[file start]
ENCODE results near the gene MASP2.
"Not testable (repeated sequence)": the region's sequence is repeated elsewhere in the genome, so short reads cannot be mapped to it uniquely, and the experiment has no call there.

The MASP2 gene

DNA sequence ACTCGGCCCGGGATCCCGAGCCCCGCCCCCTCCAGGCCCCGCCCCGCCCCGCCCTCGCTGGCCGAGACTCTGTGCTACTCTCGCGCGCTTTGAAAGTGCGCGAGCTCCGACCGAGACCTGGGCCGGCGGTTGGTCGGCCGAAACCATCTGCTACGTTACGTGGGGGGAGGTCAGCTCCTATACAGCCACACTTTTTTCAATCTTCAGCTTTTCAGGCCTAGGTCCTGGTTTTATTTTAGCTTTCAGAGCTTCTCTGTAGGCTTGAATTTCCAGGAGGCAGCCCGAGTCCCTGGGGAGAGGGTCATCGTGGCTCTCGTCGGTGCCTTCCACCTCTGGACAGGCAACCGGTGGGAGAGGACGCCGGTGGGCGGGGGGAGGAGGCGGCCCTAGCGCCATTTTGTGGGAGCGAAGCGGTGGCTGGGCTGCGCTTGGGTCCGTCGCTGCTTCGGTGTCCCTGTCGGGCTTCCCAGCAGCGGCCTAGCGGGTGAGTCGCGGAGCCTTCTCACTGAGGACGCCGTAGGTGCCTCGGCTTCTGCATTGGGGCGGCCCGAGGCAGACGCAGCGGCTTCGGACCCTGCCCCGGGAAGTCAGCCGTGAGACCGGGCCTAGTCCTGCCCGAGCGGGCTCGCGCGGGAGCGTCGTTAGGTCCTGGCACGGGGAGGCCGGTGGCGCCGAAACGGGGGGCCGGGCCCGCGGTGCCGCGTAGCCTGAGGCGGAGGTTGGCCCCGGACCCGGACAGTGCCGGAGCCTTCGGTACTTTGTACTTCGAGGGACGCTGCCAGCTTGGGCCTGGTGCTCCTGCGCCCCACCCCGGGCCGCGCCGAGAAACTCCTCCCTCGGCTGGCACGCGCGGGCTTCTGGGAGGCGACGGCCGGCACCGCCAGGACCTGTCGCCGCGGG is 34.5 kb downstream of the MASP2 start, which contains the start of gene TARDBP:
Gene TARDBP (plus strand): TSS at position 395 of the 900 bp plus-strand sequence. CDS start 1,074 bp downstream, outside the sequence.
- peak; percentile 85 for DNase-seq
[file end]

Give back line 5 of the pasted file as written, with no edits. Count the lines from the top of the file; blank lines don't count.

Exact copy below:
Gene TARDBP (plus strand): TSS at position 395 of the 900 bp plus-strand sequence. CDS start 1,074 bp downstream, outside the sequence.